On breastfeeding

It's world breastfeeding week - something I honestly never foresaw marking down on the calendar before life with baby, but it's now such a central part of my everyday, I understand why it deserves a whole week. 

I'm not yet ready to get into the public debate about de-sensitizing breastfeeding, but I will say I have a new appreciation for the challenges of breast feeding in public - that being said,I also get that it's a shared space, and you can't make everyone comfortable... Mostly I've just decided to not have a problem with it myself and I'm happy to report that I've had no confrontations with non- supporters to date. It almost makes me wonder if there's anything to be fussing about really, and what it boils down to is, you do your thing and we'll do ours.... Ok I lied, maybe I am ready to get into it publicly... 

Here's what I really wanted to say about breastfeeding; it's so hard. It's the hardest thing I've had to deal with since June was born. First of all, it hurts. I had a 1 cm crack on my nipple for 7 weeks- no lie, it JUST went away. I would chew cherry blasters and tears streamed down my face in the first month of her life every time I fed her (the cherry blasters were supposed to be a distraction from the pain). And to be honest, I'm sure that's not even that bad. I've heard complete horror stories from friends and family where it was just absolutely too painful to continue. I get that. I get that toe-curling misery where you think- ok I'm through this feed but I'm going to have to do it again in like 1.5 hours. When will this end!? For the warrior in all mothers who endure this pain for a week, an hour, a day or months, it's absolutely necessary to have a week in honour of this sacrifice we make with our bodies. 

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It can also be hard for other reasons- not only is it physically exhausting and draining to have that sort of dependence and responsibility,  you are constantly aware of what you are putting in your body. I have been anyway. One of the first things they suggest doing to help out babies with reflux is to cut dairy out of your diet. I'm pretty sure before June was born I made a comment about her not being allowed to be lactose intolerant because I love cheese ALMOST as much as I love being a mama. Anyway, what was the first thing to go? Dairy. The next? Caffeine. Quickly followed by chocolate, fried foods, sugar, spicy foods - basically all that is holy and sacred in the foodie world. Sure I'm going to be much healthier but, please. Cheese is like my favourite thing ever - and that list up there  ^^^ makes it really hard to find things that are quick and easy to eat on the go.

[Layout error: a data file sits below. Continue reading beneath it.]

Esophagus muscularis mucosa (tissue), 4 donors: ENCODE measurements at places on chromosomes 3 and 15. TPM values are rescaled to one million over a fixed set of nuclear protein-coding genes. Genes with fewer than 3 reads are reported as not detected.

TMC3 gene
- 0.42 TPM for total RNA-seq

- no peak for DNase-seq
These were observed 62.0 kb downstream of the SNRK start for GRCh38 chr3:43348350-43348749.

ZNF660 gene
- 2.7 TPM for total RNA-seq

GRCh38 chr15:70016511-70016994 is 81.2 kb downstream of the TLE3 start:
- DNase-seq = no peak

Aside from the jokes, it's actually a weight that can start to bare on your mind; June's little cries that come out of a dead silent sleep are enough to bring a mother to her knees- and I would do anything to avoid hearing that painful sound. There's a bit of a guilt complex associated with always wondering about your milk and if it's what's making her tummy hurt. And I imagine it's the same thing for women who are struggling with over- under supply; breastfeeding isn't just a magical thing that happens- there's a lot of tweaking that needs to happen to get it right. And when it comes down to it, I'm doing it despite the struggle, because I want to feed June. 

And yet, the moment on day three in the hospital; June has jaundice and has been banished to the light therapy tent in her bassinet. I'm instructed to remove her only for feeding, and she screams bloody murder 80% of the rest of the 1.5. Days she's stuck under there. And I'm exhausted and I just want to sleep with her. And a nurse sees what I'm going through and sees that we just want to be together and she plucks June from the incubator, wraps her in a glowing billy blanket, and instructs me to lay on my side. Before I know it were laying together and she's peacefully getting the comfort that she needed. It was a pretty magical moment. 

When June was five days old I had a lactation consultant tell me that she had never had a mother tell her after the six week mark that it wasn't worth it. And she was right in my case anyway. By six weeks, despite the nipple crack, we had reached the sweet spot. I've had so many precious moments in the quiet with June, it almost doesn't do them justice to talk about them here. There's a certain feeling of love that can't be replicated outside of this relationship and I'm so happy to have been able to experience this with her. 

Note: I understand and respect that not everyone decides to, is able to, or wants to breastfeed. I'm just referencing my own experiences and I completely respect that everyone has their own chosen paths. This isn't to say one is above the other, just that ours has been unique and sacred because it is just that- ours. I hope whatever path you've taken with your children, you feel the same way.  <3